The most popular health plan you've never heard of

Despite the fact that this bill has over 100 Congressional co-sponsors, you probably have not heard about H.R. 676, The Expanded and Improved Medicare for All Act. This legislation would: 

• guarantee access to comprehensive, high quality, affordable health care to all U.S. residents;

• allow you to go to doctors and hospitals of your choice (unlike private insurance, which often forces you to use their list of doctors and hospitals); 

• not require you to pay copayments or deductibles; 

• not surprise you with huge unexpected medical bills. 

Impossible fairy tale? No, just a much better use of existing resources. H.R. 676 would establish a “single payer” national health insurance program in the United States. The bill would create a publicly financed, privately delivered health care system that starts with the existing Medicare program while improving and expanding it to cover all U.S. residents.

This efficient structure would replace the nation’s private insurance companies, eliminating wasteful administrative costs, profits and exorbitant executive salaries. This administrative change alone would save the nation about $500 billion per year that could then be used for actual health care.

Additional funding would be obtained through a combination of existing federal and state health care spending, surtaxes on very high income earners, and a modest payroll and income tax based on ability to pay. However – and this is important – for most people these taxes would be fully offset by a steep reduction in health insurance premiums and the elimination of out-of-pocket expenses. Finally, H.R. 676 would help contain rising health care costs through streamlined administration, bulk purchasing and system-wide budgeting.

The Affordable Care Act (“Obamacare”) was an important step forward when it was implemented in 2010. It expanded health insurance coverage to millions of additional Americans by making it more affordable and by prohibiting private insurance companies from overcharging or excluding certain groups of people.

HR 676, The Medicare For All Act, is the next logical health reform which fixes some of the major deficits of the current Affordable Care Act (or its anticipated successor under the current administration). Even if fully implemented in 2022, the Affordable Care Act (ACA) will leave tens of millions of Americans uninsured or underinsured, but The Medicare For All Act would provide health care to all from birth.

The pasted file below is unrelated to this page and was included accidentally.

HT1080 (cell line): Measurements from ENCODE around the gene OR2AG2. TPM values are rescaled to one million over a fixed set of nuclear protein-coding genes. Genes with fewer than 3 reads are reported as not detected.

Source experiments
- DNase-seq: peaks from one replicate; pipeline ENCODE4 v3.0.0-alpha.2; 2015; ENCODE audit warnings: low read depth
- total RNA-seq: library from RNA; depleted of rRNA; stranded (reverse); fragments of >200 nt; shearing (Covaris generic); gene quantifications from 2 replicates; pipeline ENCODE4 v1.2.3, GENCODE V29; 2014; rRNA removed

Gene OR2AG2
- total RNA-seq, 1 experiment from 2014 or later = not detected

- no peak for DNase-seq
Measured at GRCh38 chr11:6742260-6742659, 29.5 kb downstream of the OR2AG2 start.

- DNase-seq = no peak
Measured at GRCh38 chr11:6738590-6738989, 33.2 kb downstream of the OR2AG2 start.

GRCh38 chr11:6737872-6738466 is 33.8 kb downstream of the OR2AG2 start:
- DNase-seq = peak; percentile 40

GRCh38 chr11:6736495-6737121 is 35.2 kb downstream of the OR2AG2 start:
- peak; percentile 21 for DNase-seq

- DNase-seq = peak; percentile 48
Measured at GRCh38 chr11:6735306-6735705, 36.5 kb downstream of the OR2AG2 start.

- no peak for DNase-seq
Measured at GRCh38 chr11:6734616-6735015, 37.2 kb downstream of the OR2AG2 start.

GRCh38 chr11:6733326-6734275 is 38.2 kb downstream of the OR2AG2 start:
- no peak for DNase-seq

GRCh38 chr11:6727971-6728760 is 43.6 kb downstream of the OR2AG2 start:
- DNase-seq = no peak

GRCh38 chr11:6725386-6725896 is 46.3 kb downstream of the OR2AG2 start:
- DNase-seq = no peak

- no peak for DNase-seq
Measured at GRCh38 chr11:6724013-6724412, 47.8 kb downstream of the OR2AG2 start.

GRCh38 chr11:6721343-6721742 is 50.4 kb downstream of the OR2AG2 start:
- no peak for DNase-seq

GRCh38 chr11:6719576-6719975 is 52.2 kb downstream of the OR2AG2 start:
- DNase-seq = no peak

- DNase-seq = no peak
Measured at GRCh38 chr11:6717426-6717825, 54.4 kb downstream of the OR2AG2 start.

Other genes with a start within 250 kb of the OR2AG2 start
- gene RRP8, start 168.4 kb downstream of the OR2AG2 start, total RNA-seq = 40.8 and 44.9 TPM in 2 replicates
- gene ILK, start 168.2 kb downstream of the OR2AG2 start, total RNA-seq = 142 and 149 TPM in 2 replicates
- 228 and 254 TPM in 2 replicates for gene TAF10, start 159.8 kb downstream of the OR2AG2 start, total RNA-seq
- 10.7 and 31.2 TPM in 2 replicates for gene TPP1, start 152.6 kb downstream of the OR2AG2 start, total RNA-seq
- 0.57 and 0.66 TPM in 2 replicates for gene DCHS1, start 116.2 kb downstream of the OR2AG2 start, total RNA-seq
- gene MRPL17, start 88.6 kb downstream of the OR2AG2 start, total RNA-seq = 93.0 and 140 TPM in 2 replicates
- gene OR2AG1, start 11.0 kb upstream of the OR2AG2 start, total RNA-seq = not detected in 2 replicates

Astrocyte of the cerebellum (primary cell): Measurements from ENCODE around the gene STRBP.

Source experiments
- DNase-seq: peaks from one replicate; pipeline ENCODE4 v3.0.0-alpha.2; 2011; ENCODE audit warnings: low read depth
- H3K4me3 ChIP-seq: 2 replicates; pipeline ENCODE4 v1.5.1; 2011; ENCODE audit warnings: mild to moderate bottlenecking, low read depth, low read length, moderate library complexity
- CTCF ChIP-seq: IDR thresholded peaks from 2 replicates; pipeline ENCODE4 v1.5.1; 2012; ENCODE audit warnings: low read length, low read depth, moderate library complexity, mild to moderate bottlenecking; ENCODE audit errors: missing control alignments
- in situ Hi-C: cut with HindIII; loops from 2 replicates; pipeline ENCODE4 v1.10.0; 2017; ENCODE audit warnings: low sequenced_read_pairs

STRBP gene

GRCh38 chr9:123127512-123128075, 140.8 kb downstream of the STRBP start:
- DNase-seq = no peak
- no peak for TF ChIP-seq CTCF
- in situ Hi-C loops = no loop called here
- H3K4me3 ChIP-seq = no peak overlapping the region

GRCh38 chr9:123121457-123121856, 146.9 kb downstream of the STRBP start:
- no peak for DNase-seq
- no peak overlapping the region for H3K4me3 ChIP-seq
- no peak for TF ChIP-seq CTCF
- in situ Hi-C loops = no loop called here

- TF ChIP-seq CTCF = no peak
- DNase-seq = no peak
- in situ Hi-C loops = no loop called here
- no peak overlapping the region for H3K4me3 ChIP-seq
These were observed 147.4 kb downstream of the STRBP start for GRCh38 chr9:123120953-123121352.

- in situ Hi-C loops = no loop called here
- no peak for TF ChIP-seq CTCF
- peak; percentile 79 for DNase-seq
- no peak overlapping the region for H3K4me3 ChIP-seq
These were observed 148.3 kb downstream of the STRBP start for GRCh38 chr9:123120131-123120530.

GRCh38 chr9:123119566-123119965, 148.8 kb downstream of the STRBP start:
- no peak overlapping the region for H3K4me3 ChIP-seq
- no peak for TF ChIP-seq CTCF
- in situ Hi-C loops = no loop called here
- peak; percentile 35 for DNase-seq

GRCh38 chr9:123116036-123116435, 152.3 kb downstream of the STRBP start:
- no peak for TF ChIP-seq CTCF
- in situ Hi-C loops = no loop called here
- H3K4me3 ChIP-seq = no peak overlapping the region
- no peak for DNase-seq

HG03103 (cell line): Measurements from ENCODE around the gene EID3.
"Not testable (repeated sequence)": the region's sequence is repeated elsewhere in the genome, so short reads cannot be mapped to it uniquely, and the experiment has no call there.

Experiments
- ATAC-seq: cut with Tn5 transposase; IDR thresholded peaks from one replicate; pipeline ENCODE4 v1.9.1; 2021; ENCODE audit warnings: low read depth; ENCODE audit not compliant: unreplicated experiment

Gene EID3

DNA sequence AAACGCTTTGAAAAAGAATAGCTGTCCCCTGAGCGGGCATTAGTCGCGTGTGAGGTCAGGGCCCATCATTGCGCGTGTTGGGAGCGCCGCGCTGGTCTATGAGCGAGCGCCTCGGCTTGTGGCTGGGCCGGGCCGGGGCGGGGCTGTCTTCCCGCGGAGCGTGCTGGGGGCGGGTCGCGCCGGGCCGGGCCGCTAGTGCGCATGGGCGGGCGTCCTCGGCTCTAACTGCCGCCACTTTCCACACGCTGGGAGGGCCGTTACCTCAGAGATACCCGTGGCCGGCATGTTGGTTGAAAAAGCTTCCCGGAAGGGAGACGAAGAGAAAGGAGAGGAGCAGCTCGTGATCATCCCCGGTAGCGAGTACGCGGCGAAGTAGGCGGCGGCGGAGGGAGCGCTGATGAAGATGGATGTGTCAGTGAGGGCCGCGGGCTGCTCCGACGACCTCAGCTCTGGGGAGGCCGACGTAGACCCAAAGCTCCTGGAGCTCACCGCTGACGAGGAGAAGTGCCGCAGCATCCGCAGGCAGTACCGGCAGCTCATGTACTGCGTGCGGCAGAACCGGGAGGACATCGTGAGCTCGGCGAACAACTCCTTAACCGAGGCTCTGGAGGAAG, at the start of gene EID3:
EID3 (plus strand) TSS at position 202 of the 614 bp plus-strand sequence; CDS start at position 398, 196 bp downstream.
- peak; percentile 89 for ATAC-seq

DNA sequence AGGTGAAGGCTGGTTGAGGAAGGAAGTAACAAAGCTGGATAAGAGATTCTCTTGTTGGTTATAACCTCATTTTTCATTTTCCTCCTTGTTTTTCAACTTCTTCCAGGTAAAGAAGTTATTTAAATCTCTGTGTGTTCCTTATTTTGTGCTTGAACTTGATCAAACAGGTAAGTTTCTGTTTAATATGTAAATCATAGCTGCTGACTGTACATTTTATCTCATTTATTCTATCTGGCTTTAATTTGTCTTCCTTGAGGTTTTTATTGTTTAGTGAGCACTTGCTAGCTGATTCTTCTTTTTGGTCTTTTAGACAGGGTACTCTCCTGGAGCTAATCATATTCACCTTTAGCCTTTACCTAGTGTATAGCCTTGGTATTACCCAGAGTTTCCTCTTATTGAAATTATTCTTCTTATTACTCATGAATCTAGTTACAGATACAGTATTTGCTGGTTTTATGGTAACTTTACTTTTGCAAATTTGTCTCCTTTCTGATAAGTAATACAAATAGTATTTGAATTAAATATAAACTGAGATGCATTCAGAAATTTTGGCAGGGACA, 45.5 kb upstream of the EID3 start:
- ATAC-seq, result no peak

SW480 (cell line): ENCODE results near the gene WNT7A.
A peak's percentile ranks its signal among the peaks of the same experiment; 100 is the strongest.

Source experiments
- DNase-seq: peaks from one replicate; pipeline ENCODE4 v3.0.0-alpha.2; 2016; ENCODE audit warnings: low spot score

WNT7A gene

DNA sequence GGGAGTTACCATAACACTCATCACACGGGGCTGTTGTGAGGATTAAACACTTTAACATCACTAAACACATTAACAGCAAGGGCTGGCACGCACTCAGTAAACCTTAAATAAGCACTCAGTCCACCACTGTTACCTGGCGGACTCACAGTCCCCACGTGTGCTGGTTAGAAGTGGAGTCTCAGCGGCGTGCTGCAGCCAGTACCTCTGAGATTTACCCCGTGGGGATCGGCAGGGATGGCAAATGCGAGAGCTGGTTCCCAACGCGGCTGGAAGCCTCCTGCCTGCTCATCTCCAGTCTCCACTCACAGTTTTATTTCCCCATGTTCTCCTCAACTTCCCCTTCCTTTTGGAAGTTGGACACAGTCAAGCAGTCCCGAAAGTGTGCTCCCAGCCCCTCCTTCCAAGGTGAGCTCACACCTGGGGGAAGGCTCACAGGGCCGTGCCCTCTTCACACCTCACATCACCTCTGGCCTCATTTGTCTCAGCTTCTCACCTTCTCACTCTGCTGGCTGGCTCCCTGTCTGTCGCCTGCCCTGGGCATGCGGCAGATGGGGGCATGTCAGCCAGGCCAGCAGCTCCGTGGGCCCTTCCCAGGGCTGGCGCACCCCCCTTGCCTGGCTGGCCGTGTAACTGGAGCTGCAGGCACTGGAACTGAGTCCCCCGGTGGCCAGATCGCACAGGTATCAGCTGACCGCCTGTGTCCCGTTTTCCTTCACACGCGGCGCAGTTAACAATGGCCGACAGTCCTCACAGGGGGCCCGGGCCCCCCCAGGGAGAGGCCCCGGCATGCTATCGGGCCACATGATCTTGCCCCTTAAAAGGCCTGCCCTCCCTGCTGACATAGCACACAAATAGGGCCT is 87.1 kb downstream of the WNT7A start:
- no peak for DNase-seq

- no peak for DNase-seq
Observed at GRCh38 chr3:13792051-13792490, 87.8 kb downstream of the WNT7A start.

The ACA leaves the private health insurance industry intact, diverting hundreds of billions of dollars every year from health care to administration. The Medicare For All Act consolidates all health insurance administration in a single public entity, saving about $500 billion a year to be used for health care rather than overhead. The ACA allows private health insurers to deny or restrict medical care, and forces people to use certain doctors and hospitals. The Medicare For All Act would allow people to go to any health care provider or facility they want.

Does this sound too good to be true? It isn’t. In fact most western nations have a health care system that looks much more like The Medicare For All Act than our current system based on private health insurance. Not only that, generally their health care is better than ours and they are happier with their health care systems than we are.

For example, a study sponsored by the National Institutes of Health in 2013 found that “for many years, Americans have been dying at younger ages than people in almost all other high-income countries.” The study determined that one of the main reasons for this startling finding is that the system of American health care is deeply flawed:

“Unlike its peer countries, the United States has a relatively large uninsured population and more limited access to primary care. Americans are more likely to find their health care inaccessible or unaffordable and to report lapses in the quality and safety of care outside of hospitals.”

In sum, we as a nation can do better. An improved health care system like The Medicare For All Act would allow our national health to catch up to our international peers.

For more information about HR 676 and related issues, visit Physicians for a National Health Program at

Lawrence Weiss is UAA Professor of Public Health, Emeritus, creator of the UAA Master of Public Health program and author of several books and numerous articles.